On September 12th, 2001, one day after the World Trade Center Attacks in lower Manhattan, a Gateway truck pulled up to my studio in Union Square and delivered my new flat screen computer. Allbridges and tunnels in and out of the city were closed. This delivery truck arrived because it had never made it out the city the day before.
The L train was running and I had made it into New York from Brooklyn
and was at my desk in my studio at 41 Union Square.
F-16s flew over that day and in the ensuing weeks and months it became increasingly clear that any freelance work that I would have normally been asked to do had dried up. Al Qaeda bombed lower Manhattan essentially crippling the financial district and any publishing efforts in New York. Everything froze in place.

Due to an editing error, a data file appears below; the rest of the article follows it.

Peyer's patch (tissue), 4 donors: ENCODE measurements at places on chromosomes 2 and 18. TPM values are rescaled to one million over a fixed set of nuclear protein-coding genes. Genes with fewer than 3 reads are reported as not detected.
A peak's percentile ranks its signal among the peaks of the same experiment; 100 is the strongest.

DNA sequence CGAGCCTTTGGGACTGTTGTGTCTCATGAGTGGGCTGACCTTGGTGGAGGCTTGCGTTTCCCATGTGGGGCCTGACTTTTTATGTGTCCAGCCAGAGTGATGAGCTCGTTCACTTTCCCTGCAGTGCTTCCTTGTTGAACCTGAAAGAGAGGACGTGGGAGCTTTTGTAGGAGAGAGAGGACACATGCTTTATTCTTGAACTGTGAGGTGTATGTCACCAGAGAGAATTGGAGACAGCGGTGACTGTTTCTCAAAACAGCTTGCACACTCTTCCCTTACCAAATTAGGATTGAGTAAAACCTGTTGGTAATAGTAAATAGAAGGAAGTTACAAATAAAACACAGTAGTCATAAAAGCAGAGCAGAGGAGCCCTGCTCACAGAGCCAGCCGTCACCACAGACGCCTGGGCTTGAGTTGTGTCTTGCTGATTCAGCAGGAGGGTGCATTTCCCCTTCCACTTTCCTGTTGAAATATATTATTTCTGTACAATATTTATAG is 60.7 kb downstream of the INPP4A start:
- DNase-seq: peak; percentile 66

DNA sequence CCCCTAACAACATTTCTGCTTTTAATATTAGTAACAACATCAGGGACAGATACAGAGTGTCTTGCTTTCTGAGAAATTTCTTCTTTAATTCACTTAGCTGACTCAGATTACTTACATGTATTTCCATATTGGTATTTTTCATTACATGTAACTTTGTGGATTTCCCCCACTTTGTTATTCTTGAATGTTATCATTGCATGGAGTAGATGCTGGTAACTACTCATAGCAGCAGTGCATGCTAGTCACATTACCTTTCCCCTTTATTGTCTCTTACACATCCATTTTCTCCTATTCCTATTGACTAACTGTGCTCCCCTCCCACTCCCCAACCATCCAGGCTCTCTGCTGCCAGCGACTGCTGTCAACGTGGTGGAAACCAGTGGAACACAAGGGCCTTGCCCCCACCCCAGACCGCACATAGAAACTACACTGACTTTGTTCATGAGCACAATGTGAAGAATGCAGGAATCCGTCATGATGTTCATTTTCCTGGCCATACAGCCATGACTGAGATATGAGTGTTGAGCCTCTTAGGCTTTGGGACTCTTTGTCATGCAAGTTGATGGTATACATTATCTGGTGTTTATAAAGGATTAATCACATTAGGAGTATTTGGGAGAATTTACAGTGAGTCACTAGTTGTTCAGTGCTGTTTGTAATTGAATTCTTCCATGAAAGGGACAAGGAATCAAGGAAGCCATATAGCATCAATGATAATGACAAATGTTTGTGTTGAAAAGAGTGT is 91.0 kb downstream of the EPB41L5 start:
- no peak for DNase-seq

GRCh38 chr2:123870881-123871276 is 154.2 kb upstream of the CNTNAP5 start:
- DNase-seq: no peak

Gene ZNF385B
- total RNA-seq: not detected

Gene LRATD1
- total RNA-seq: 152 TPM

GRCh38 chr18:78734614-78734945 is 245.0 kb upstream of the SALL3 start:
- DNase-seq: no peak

I did not have one single freelance editorial assignment that year. I had signed the lease for the studio Room 814 on August 1st, 2001, just one month before the attacks.
A long year with no work stretched ahead of me.
So here’s what I did: I took any and all of the notes from my numerous on site assignments in America and scanned them into this new computer. I transformed these handwritten journal entries into individual back-stories from what I saw and found while working on location for the likes of The New Yorker, Yankee, and SportsIllustrated. I found all of the original images, there are approximately 28 images for each ‘chapter’ and put them into position next to the text.
I spent 2001 writing in rough form the portfolio I am posting to this blog today. Not all of the images are present but it gives a rough idea of how I work what I saw and how I felt. Four of the locations I chronicled no longer exist.
Take a look. Please read the pieces of prose in the forward. This explains clearly how I felt being a witness to history, The Visual American on the road.